The second: A method of training built on insidious forms of abuse, where harm to the mental and emotional well-being of young female athletes is but collateral damage in the quest for glory, and where the aftermath—eating disorders, depression, anxiety, self-harm, suicide—is shrugged off as somebody else’s problem.

We saw how entrenched this was in the survivor testimony at the Nassar trial. On the sixth day, former U.S. national team member and 2010 floor champion Mattie Larson named two now-retired figures central to the notoriously abusive system that currently exists: Bela and Martha Karolyi, icons in their field, whose Ranch served as the national team’s training centre, hosting camps billed as integral to Olympic glory.

Before defecting to the U.S. in the ‘80s, the Karolyis were the power couple of Romanian gymnastics. At the 1976 Montreal Olympics, their gymnast Nadia Comăneci scored the sport’s first perfect 10 at an Olympic Games. In America, their stars included gymnastic legends Mary Lou Retton and Kim Zmeskal, as well as two members of the 1996 Olympics’ “Magnificent Seven,” Dominique Moceanu and Kerri Strugg. In a glowing 2016 profile in the New York Times, Martha credited her system, and the ranch, as the prime reason that the “United States dominates the world of gymnastics.”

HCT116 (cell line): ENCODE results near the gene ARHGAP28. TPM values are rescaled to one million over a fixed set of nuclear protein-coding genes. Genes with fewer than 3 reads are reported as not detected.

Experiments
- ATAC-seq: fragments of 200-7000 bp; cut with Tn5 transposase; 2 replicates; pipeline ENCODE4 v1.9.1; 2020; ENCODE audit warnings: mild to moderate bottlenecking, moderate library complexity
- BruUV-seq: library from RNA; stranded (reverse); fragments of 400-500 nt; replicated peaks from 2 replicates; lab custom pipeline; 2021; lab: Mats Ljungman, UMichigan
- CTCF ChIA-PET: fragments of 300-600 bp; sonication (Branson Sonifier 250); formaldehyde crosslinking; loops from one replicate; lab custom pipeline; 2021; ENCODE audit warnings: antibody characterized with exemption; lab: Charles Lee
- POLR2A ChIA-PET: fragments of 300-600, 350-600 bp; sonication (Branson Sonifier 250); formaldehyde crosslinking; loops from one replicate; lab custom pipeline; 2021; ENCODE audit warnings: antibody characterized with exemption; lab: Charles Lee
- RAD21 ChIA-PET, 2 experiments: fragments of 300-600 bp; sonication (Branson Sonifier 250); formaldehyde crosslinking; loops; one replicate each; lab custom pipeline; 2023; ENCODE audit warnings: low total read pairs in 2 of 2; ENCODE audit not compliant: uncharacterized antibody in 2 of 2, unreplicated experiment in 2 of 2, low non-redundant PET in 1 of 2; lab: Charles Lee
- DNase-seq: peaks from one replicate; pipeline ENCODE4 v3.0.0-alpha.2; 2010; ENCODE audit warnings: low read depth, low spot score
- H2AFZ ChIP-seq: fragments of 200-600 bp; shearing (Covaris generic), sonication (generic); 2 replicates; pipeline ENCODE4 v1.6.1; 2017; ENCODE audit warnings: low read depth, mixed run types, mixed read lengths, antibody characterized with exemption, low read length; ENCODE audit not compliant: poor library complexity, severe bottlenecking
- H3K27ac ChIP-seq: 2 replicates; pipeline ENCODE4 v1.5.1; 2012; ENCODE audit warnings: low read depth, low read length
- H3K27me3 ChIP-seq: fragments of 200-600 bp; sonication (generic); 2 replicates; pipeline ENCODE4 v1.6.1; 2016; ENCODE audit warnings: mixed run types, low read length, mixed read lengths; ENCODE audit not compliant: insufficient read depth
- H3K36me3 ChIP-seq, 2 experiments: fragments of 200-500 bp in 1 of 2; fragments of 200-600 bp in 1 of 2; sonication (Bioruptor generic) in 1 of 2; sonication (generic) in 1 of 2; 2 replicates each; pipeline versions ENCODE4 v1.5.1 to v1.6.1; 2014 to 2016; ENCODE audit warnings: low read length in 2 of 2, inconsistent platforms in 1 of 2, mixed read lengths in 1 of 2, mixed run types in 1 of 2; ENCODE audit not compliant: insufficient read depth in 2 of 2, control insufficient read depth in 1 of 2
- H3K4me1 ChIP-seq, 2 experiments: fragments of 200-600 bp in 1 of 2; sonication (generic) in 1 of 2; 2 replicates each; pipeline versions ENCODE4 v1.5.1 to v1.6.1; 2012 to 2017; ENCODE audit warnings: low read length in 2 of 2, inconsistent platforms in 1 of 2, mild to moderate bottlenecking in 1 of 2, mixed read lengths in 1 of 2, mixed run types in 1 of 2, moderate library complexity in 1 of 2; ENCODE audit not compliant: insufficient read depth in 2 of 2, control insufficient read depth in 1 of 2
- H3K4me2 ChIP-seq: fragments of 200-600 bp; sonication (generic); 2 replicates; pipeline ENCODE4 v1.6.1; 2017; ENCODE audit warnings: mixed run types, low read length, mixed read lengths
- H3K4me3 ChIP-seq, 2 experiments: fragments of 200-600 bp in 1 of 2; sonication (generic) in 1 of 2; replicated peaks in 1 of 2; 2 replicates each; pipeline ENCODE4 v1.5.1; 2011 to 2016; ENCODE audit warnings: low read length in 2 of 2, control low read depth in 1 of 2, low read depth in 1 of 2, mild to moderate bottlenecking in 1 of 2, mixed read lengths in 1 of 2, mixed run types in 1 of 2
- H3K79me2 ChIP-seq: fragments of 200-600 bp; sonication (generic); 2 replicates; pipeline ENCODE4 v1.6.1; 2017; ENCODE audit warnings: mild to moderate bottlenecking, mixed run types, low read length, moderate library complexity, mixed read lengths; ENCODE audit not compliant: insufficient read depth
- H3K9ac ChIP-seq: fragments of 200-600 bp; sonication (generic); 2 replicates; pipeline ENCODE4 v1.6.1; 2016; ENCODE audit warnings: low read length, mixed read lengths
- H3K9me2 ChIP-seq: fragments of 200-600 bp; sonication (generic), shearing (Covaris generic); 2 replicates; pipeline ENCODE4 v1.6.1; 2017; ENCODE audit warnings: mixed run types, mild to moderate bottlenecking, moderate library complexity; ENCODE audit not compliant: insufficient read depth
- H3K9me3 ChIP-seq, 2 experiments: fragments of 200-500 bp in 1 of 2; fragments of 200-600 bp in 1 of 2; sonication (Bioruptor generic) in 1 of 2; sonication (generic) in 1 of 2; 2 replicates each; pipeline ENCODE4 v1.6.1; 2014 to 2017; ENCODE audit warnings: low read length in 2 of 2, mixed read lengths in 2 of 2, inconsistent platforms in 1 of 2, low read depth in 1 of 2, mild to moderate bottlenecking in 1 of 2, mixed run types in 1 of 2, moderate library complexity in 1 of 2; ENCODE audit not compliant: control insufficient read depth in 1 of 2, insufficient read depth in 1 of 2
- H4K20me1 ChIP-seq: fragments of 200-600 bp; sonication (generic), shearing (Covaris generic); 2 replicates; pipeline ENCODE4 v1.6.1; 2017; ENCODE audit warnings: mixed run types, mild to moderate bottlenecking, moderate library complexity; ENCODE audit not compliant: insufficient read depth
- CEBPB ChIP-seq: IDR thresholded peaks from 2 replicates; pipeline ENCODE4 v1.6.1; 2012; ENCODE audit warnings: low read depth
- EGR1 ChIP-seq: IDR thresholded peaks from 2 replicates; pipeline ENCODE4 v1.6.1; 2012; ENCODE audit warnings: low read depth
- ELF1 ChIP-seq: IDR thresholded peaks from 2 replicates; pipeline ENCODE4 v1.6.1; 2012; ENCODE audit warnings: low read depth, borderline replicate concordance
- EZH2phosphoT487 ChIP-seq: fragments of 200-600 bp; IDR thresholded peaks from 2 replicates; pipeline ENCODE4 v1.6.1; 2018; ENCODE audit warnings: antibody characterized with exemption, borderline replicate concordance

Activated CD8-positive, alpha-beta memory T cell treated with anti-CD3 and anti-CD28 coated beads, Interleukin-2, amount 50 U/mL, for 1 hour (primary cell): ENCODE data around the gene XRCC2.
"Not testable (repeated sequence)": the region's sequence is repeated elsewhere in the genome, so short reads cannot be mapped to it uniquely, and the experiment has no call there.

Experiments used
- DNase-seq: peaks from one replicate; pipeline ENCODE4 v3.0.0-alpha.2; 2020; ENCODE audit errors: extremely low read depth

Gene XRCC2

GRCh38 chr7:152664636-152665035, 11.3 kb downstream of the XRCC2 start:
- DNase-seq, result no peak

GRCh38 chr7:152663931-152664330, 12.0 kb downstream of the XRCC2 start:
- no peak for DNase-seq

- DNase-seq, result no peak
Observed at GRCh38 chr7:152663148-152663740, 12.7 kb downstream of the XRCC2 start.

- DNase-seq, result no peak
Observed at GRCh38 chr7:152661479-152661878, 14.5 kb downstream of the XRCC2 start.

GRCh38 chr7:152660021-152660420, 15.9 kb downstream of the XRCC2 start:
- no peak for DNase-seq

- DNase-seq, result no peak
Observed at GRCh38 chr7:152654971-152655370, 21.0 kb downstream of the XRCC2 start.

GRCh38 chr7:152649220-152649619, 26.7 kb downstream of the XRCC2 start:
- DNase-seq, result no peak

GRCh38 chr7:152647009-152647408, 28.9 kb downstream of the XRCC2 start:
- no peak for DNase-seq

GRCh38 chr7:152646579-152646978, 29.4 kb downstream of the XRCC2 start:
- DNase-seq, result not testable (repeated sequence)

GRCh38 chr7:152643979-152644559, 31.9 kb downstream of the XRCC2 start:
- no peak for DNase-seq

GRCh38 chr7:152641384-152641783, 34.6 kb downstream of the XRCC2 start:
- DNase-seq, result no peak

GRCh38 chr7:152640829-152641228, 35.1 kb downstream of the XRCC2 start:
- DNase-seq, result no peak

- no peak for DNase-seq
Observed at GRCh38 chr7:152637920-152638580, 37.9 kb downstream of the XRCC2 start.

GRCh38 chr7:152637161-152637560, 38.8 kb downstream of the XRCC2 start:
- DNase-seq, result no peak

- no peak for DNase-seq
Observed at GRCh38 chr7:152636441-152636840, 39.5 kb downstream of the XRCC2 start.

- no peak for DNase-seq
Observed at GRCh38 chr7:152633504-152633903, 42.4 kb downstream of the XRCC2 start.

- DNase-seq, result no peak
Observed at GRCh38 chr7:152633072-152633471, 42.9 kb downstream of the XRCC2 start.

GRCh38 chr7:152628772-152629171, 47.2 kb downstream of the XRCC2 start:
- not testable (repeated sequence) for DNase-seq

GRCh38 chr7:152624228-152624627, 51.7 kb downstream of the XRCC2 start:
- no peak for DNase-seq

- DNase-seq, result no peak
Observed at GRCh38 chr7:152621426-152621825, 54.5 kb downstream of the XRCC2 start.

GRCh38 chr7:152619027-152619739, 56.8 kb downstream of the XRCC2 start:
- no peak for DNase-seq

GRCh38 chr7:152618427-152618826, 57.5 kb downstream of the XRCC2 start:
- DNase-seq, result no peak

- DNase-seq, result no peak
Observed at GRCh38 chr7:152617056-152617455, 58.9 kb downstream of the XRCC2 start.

Larson, however, testified the Ranch was little more than a USAG-sanctioned centre for uninterrupted physical, emotional, psychological—and, from Nassar, sexual—abuse.

She told of an “intense and destructive six-year eating disorder” that developed in an effort to be skinny enough for the coaches’ affection and approval; the Karolyis were notorious for imposing a severe caloric restriction on athletes on top of the schedule, which demanded overtraining. During one camp, Larson was told she was fine by the doctor Nassar, despite later revelations that she had dislocated and fractured both ankles. She also recounted a time she intentionally injured herself in a desperate bid to escape the relentless abuse at the Ranch.

“While [Nassar] is a mentally deranged pedophile, he is not the head of the monster,” wrote Valorie Kondos-Field—head coach of the six-time champion UCLA women’s gymnastics team—in a post published days before Larson’s testimony. That, she said, was the cult of Karolyi: “Martha, and before her Bela, and before him Don Peters, who has been banned from coaching for his own sexual abuse allegations. For decades they established a culture of abuse that was widely accepted and mimicked by other club coaches because ‘we won medals.’ ”

This draconian method of “creating champions” is what allowed Nassar to prey with maximum reward, especially at the Ranch. He befriended the athletes, offered an empathetic, kind respite from the ongoing viciousness, and masterfully groomed each young gymnast for use to satisfy his own depraved sexual pleasure. While Nassar has been made to face consequences, and despite USAG’s vow to implement policies to better protect athletes from sexual misconduct, there has been no commitment to end the methodical mistreatment which remains.

Having coached 46 former U.S. national team members through their NCAA gymnastic careers, Kondos-Field witnessed the fallout of the system where “verbal, emotional, and physical abuse were simply the way of life.” She identified Larson as the most “egregious case” she’d seen of a young woman so thoroughly destroyed by the elite stream.